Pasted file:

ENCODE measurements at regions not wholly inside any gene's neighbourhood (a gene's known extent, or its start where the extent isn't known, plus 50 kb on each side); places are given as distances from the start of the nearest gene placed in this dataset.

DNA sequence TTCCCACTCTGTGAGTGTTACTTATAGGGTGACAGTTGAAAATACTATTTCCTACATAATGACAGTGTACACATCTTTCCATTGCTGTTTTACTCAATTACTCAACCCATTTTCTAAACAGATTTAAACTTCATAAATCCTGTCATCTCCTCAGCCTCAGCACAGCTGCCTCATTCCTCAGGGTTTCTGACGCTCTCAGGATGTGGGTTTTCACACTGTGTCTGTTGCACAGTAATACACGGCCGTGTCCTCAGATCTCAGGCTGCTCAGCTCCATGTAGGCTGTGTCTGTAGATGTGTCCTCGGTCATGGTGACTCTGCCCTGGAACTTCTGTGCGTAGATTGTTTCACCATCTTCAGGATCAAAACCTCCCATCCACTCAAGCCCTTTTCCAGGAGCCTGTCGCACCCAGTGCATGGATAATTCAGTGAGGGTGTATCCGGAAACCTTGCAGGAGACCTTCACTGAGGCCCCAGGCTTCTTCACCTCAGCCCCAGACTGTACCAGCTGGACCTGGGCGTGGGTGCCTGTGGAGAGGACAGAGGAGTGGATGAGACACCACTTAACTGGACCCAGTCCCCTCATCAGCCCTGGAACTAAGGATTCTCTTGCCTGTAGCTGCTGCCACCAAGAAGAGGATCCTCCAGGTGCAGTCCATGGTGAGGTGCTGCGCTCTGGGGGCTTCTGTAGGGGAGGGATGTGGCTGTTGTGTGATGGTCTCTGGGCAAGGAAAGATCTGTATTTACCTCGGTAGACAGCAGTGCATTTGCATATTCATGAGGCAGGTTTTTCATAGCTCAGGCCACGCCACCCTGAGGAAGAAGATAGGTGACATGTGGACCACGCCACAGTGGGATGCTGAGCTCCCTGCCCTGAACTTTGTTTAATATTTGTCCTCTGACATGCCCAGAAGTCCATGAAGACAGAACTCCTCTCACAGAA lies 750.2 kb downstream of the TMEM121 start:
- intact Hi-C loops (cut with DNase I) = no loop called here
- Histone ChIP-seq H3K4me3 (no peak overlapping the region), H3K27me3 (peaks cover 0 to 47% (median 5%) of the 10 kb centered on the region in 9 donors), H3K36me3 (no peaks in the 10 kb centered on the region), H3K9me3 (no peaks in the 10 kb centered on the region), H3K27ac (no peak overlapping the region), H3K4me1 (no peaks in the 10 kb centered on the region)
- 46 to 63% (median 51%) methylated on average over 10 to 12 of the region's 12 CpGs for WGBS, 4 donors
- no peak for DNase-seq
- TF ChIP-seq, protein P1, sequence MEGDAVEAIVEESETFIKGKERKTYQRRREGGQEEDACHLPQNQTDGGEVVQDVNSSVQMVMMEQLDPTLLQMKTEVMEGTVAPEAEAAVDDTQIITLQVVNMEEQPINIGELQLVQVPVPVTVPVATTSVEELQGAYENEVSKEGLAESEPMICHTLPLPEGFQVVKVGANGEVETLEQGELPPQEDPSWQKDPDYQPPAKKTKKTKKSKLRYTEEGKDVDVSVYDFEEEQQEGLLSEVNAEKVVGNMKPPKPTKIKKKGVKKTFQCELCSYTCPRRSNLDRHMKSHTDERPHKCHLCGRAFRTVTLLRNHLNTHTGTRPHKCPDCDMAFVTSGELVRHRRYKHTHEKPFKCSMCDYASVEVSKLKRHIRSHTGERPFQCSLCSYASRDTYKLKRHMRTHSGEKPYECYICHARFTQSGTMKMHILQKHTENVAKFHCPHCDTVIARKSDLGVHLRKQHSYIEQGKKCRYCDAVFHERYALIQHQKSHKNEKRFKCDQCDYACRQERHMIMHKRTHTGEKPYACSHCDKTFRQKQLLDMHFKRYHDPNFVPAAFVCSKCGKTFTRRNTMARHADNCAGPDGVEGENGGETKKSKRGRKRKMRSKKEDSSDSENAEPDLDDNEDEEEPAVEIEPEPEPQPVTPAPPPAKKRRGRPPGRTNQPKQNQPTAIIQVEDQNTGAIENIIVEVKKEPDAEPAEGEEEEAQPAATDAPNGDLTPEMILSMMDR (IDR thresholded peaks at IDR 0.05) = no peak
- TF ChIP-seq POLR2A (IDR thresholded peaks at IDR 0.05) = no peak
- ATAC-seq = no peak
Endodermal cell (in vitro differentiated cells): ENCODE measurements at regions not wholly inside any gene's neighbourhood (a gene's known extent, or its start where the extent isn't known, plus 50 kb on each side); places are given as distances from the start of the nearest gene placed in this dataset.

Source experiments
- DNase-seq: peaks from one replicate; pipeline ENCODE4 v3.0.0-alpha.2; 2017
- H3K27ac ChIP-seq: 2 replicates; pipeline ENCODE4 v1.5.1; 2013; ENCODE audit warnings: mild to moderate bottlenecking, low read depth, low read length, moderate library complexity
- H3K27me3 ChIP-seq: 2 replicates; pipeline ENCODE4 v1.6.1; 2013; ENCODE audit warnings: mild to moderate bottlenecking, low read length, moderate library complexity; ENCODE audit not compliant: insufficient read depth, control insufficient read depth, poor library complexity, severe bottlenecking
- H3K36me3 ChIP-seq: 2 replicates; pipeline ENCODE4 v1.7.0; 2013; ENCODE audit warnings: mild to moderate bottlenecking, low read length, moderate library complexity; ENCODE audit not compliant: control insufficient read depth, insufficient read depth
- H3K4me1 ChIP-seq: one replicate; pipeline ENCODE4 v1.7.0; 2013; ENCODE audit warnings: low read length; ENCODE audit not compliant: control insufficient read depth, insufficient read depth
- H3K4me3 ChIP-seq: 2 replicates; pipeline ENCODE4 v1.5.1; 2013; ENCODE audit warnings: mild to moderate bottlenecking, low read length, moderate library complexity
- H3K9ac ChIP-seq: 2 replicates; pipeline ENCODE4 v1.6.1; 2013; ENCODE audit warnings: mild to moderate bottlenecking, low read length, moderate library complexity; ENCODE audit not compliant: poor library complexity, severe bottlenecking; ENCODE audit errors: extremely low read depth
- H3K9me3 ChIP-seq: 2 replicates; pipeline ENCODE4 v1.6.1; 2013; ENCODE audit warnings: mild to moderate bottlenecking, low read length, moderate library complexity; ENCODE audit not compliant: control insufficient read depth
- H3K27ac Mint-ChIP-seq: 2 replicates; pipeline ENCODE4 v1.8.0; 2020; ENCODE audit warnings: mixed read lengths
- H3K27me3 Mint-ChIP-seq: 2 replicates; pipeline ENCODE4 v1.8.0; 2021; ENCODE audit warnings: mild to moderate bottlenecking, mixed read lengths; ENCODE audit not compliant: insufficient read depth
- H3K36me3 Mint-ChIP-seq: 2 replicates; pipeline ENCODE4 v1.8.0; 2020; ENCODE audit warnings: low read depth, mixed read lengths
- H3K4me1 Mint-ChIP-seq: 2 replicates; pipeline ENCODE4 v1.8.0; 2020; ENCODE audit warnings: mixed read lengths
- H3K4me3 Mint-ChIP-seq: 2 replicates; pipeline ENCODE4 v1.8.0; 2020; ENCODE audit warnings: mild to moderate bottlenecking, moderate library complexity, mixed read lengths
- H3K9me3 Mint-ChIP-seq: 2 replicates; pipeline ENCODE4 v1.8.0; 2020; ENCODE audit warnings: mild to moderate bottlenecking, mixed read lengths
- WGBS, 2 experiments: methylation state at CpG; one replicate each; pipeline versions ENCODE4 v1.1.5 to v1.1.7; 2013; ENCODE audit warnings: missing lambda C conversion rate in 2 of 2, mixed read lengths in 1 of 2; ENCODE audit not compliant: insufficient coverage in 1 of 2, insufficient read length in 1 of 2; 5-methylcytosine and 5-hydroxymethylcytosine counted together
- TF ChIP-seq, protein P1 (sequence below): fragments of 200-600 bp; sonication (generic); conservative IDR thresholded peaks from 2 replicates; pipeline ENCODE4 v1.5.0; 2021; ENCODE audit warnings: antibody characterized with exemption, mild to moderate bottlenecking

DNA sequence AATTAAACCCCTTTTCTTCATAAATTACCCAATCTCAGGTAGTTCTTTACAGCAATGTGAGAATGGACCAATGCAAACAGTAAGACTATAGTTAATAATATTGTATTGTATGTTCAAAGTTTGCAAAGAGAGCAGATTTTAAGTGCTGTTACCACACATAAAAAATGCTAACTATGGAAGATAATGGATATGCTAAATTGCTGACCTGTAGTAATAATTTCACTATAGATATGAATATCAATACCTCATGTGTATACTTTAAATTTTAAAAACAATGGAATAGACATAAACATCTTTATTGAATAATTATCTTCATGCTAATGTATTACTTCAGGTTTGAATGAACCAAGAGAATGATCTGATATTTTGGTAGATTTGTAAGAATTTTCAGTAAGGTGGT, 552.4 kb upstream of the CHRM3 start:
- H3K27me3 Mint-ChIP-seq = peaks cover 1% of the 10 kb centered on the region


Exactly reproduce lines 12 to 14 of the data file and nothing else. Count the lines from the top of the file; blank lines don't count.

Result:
- DNase-seq: peaks from one replicate; pipeline ENCODE4 v3.0.0-alpha.2; 2017
- H3K27ac ChIP-seq: 2 replicates; pipeline ENCODE4 v1.5.1; 2013; ENCODE audit warnings: mild to moderate bottlenecking, low read depth, low read length, moderate library complexity
- H3K27me3 ChIP-seq: 2 replicates; pipeline ENCODE4 v1.6.1; 2013; ENCODE audit warnings: mild to moderate bottlenecking, low read length, moderate library complexity; ENCODE audit not compliant: insufficient read depth, control insufficient read depth, poor library complexity, severe bottlenecking